5 Takeaways From My Past 5 Years With Coral, Prism, Midtrans and Gojek

A little over 5 years ago, I decided to resign from Traveloka and joined hands with my friends to help build Coral. It was an exciting project. I have a big interest in the social commerce space and Coral seemed to be a very good take at it. We built it, launched it, learned from it and in the end decided that the business model will not be sustainable. Our experiment was evidently working. Merchant's conversion rate reached over 20% on our platform but we couldn't monetise it. Then we took the decision to pivot. We took the best part of Coral, the chat-to-buy capability, and breathe life into Prism. The product helped businesses dive head first into the social commerce space with their existing platforms.

One thing that a lot of people don't know was that Coral and Prism was part of Midtrans from early on. It was acquired before launch. This enabled us to do the experiment without worrying about funding. Gojek acquired Midtrans during the closing days of 2017 and Prism was part of that. In mid 2018 I helped the Midtrans mobile team prepare for life after acquisition. By 2019 I started working on Gojek's offline payment products. Being in this space taught me a lot of interesting things.

Looking back, these past few years gave me very interesting lessons. During the closing days of 2020, which was a very interesting year due to the pandemic, I want to share 5 takeaways from the past 5 years.

Lesson #1: 
Take care of your people and your people will take care of you

Working in teams brings the biggest challenge of all tech teams, managing people. Based on my experience during the past 5 years, it's key for you to take a good care of your people.

I'm not gonna give a long lesson on how you should do that, it would be a very long post. I'll share important learnings on how you should take care of your people.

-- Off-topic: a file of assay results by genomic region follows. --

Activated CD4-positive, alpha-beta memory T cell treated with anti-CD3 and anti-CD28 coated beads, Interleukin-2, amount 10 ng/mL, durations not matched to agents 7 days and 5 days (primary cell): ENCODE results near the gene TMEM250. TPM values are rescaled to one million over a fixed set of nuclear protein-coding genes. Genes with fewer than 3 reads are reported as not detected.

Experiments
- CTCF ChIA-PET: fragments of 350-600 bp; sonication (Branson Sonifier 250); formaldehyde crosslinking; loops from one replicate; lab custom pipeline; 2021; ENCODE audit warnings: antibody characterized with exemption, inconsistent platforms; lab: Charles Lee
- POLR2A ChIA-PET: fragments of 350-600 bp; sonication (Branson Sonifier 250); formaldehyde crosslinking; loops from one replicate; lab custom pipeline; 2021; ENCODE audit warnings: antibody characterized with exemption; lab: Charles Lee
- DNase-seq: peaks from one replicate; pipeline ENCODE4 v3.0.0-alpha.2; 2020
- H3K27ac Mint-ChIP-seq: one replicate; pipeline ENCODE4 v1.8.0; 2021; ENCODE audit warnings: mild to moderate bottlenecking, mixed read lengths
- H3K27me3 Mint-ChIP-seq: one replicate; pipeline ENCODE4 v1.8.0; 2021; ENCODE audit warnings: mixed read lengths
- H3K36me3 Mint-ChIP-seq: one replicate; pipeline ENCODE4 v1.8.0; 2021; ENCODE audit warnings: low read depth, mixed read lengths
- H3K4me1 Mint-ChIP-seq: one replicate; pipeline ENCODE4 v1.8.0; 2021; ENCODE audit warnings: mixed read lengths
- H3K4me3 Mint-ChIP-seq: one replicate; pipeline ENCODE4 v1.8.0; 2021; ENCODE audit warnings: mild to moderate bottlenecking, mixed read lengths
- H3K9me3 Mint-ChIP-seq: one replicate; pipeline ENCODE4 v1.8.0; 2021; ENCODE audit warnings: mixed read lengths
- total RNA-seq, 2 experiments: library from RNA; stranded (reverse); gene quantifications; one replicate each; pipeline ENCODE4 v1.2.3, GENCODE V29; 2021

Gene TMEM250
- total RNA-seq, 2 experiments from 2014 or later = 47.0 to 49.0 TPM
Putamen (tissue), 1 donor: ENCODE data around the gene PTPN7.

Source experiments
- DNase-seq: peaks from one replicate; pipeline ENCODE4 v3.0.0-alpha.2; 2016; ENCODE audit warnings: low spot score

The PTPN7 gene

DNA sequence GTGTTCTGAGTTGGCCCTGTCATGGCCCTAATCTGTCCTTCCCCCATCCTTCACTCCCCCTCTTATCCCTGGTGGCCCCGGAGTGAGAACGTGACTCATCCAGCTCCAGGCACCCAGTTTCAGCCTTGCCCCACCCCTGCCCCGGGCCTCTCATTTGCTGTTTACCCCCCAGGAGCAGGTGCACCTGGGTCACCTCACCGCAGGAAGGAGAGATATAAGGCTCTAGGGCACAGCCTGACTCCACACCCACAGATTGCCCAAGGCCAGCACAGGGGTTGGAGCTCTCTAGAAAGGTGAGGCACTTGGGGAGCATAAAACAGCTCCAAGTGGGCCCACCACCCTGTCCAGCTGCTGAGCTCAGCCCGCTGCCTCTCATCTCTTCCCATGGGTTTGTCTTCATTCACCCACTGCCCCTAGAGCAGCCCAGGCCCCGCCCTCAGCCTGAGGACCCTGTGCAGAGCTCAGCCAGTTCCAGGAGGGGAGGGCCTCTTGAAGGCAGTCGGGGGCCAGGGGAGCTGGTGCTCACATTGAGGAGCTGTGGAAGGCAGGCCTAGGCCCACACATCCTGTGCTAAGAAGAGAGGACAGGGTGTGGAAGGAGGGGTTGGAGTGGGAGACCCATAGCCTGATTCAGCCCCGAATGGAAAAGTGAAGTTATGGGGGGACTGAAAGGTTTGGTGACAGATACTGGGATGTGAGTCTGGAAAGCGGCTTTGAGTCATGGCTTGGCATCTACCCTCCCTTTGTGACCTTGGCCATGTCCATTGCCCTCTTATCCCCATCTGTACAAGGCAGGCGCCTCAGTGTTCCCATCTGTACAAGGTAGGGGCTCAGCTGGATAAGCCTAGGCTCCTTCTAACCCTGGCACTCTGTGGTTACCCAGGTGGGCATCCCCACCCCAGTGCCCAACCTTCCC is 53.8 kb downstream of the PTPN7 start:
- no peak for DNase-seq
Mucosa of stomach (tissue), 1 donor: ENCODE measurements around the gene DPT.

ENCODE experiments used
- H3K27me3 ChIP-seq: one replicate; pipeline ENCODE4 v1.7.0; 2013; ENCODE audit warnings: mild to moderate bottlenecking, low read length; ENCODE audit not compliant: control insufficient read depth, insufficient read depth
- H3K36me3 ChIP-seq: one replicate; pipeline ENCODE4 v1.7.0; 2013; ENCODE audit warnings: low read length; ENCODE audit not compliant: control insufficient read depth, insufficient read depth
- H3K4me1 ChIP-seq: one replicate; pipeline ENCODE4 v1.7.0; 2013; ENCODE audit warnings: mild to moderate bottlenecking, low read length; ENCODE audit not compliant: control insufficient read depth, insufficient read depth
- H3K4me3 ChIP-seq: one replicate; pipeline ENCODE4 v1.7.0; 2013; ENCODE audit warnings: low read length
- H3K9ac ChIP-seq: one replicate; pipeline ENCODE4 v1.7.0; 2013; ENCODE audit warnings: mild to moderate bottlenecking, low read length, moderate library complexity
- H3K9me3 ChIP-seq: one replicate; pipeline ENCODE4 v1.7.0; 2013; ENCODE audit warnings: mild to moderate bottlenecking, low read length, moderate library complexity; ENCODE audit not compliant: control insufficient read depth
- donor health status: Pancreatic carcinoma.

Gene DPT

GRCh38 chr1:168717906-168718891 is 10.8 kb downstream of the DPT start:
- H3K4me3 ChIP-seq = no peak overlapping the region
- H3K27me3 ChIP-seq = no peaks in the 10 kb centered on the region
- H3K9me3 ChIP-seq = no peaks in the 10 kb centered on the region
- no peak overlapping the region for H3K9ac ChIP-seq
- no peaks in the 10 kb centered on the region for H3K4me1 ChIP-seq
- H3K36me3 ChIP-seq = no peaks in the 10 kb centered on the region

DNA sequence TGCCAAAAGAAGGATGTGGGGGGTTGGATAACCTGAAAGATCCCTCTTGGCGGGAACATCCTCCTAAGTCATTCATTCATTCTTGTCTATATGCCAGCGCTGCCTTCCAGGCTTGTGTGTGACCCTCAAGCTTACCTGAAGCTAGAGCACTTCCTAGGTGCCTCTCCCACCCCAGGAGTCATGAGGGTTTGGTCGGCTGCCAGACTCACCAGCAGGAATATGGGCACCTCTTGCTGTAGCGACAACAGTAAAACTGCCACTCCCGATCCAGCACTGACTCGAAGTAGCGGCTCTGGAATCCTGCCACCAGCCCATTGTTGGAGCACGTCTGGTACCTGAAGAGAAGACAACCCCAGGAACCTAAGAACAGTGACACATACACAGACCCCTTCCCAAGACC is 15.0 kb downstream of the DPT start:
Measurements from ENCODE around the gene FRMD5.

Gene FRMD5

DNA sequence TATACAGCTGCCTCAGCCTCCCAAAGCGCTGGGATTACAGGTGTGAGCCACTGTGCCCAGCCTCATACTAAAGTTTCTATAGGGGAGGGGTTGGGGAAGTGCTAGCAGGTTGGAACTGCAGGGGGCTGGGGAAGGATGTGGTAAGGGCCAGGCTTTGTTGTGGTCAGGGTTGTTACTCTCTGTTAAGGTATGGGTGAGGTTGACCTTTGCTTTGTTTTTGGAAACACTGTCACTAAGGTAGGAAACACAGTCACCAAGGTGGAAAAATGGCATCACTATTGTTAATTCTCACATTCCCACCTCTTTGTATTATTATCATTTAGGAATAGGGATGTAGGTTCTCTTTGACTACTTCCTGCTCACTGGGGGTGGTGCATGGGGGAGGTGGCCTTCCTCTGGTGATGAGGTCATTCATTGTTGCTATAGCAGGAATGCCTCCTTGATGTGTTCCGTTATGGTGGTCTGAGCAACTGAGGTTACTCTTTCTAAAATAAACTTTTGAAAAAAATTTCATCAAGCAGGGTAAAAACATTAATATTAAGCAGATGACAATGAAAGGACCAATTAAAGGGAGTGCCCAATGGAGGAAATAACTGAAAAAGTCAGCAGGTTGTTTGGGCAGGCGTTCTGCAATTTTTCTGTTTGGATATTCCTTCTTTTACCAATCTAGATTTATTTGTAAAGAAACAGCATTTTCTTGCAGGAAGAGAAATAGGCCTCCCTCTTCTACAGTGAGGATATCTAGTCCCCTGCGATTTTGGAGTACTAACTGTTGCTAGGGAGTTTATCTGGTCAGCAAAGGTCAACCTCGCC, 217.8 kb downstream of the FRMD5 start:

The first one would be, get to know them. Like, really, know, them. Understand their general character. Know their family, motivation and what makes them tick. The thing you need to identify are their strengths and weaknesses. You will need to make sure they're setup for success based on their strengths. You will also need to make sure that the weaknesses are addressed as well. By doing this, you are creating a clear map of the team's collective wisdom. You are also helping them grow. Make sure that they can get even better with their strength while also make sure that the weaknesses are not that much of a weakness anymore. In simple words, grow them.

The second one is be selfless. Take blame, give credits. Your main job as a leader is to ensure the team's success. Any problem that arises in the team is on you. It could be not enough preventive action. It could edge cases that you miss. It could be anything. It's your job as a leader to ensure these cases did not happen. Claim the blame publicly and shield your team. Make sure they know what's wrong and learn from it. Also make sure that there are measures to prevent the problem from happening in the future. In the event that you do achieve success, give credits to the team. You don't need the credits. If the team is successful, you are, on paper, successful. You give credits so your team can celebrate and have a better sense of belonging.